Fatigue and controlled rest on the flight deck were high on the list of business aviation safety priorities discussed by panelists Ferito; Dan Grace, director of flight operations, safety and security for Cessna Aircraft; Cliff Jenkins, aviation director and chief pilot for Milliken and Company; and Peter Stein, director of flight operations for Johnson Controls. Priorities also included functional check flight safety, erosion of aircrew skills in the global recession and the tendency to concentrate on checking pilots rather than training them. When the microphones were distributed among attendees, several more priorities were suggested. One was “ego management” on the flight deck, which prompted a lively exchange of ideas, as did a question of how to get all aviation department members to buy into and support an SMS.
Robert Sumwalt, a member of the U.S. National Transportation Safety Board, followed up with a presentation on factors that may persuade pilots to disregard standard operating procedures (SOPs), a transgression that has figured in many accidents. He noted, for example, that SOPs themselves often are at fault because they are poorly conceived or poorly written. “If people aren’t following a procedure, it may not be the people, it may be the procedure,” Sumwalt said. “Change it. Come up with something that will work.”
Stuart Cocks, business development manager for Flight Data Services, presented information developed by the company’s executive vice president, John Flemming, on how corporate and air carrier operators are using flight operations quality assurance (FOQA) data to improve their training programs and subsequently to gauge the effectiveness of program revisions. Cocks noted that while FOQA data can show the “what, where and when” of an event, such as an unstabilized approach, a follow-up nonpunitive interview of the flight crew often is valuable in determining why it occurred.
An overview of the FAA’s Aviation Safety Information Analysis and Sharing (ASIAS) program was presented by Tony Fazio, the agency’s director of accident investigation and prevention. The program seeks to identify leading safety hazards requiring further study and mitigation, based on voluntary reports and data collected, de-identified and analyzed by Mitre Corp. Fazio noted that the information currently is supplied mostly by the airlines, and he urged business aviation aircraft operators to participate in ASIAS.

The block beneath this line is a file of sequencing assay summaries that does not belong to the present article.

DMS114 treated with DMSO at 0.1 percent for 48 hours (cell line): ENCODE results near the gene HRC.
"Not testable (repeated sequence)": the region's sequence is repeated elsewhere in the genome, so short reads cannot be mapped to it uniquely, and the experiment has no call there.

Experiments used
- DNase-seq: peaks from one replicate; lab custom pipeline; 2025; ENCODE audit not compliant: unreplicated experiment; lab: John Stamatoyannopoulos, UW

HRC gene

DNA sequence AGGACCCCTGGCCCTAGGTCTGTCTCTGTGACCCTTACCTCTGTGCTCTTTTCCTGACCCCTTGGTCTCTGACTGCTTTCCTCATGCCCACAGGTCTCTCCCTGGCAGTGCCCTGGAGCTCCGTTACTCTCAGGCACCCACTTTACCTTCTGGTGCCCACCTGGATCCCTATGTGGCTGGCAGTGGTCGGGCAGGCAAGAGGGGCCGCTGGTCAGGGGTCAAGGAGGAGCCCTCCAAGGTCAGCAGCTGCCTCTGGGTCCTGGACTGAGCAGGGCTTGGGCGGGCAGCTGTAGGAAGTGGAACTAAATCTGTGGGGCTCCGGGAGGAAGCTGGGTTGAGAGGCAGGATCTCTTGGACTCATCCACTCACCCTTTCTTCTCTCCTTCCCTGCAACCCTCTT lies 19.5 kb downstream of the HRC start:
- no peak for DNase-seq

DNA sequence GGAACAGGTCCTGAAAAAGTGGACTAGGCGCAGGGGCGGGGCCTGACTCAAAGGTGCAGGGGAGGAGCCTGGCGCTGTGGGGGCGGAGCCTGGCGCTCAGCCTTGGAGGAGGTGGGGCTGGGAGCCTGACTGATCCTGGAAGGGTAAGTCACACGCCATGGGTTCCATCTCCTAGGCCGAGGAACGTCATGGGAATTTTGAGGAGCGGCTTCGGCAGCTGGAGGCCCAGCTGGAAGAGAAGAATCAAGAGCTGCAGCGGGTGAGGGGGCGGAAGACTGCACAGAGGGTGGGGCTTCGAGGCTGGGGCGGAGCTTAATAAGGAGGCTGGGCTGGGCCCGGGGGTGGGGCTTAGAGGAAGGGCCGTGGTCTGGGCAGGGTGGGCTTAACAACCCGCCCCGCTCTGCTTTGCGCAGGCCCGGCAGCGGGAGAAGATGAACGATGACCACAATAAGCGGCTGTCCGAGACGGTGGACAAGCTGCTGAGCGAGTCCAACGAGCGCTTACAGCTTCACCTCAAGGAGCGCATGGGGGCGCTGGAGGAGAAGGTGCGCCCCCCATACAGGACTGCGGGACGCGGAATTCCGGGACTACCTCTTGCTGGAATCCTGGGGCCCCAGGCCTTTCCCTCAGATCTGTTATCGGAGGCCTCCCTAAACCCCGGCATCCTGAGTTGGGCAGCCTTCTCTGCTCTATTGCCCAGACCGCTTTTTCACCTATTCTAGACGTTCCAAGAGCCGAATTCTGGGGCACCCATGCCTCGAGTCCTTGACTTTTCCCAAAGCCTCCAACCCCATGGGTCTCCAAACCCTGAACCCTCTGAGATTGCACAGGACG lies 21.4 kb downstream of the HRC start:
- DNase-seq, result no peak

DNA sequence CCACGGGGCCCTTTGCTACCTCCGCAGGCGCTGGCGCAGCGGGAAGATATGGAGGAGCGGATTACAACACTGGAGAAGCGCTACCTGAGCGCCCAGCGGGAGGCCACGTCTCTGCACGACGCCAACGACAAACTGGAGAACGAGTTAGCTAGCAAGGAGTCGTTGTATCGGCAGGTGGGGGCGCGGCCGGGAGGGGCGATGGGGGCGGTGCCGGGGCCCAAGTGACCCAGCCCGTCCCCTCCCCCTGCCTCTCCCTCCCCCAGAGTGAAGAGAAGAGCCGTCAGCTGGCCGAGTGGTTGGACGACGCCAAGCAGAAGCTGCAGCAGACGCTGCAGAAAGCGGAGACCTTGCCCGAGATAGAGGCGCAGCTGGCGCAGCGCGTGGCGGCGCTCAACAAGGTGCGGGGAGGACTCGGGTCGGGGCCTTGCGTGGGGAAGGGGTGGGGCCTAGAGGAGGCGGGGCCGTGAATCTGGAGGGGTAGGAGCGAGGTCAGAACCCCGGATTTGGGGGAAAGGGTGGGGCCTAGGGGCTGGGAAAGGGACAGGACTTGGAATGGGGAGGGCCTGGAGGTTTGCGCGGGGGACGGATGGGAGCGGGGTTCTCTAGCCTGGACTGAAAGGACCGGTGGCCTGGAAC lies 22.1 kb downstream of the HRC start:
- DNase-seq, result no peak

John Cox, CEO of Safety Operating Systems, discussed “time-driven, activity-based costing,” a proven method of gathering and using financial data to demonstrate the value of safety programs to corporate officers “who don’t speak the language of aviation.” Cox said the method is “time- and labor-intensive but worth the effort.” He gave an example of the painstaking effort involved in demonstrating that investment in a $1 million program to reduce flight diversions would save a company nearly $1 million each year.
Quay Snyder, president and CEO of the Aviation Medicine Advisory Service and Virtual Flight Surgeons, discussed how to identify the “failing aviator” — a pilot who no longer can perform proficiently — and how to help him or her. Snyder outlined a number of causal factors, including fatigue-inducing sleep apnea and undiscovered medical problems, and noted that aging, by itself, does not appear to be a critical element in “losing the right stuff.” “Most cases, especially when identified early, are treatable and can result in a return to duty,” he said.
Tips on managing security and medical risks during travel were provided by MedAire’s global director of aviation security, Denio Alvarado. “Security and medical emergencies can affect anyone, anywhere,” he said. “Companies must establish and test travel risk management programs, and incorporate them in the SMS.” Alvarado emphasized the need for emergency response planning by describing a case in which preplanned actions were implemented to protect company employees and evacuate them to a safe haven after a general strike escalated into violence and vandalism that effectively shut down the airport where their aircraft was parked.
David Adams and Camille Khodadad, partners in Hall Prangle and Schoonveld, completed the presentations with an examination of judicial actions following accidents. Outlining six recent cases, they noted that criminal investigations and prosecutions have become a nearly automatic response to aircraft accidents in many countries. Adams and Khodadad discussed how aircraft operators can prepare for and respond to such situations, and recommended that actions and countermeasures be established and incorporated in the company’s emergency response plan.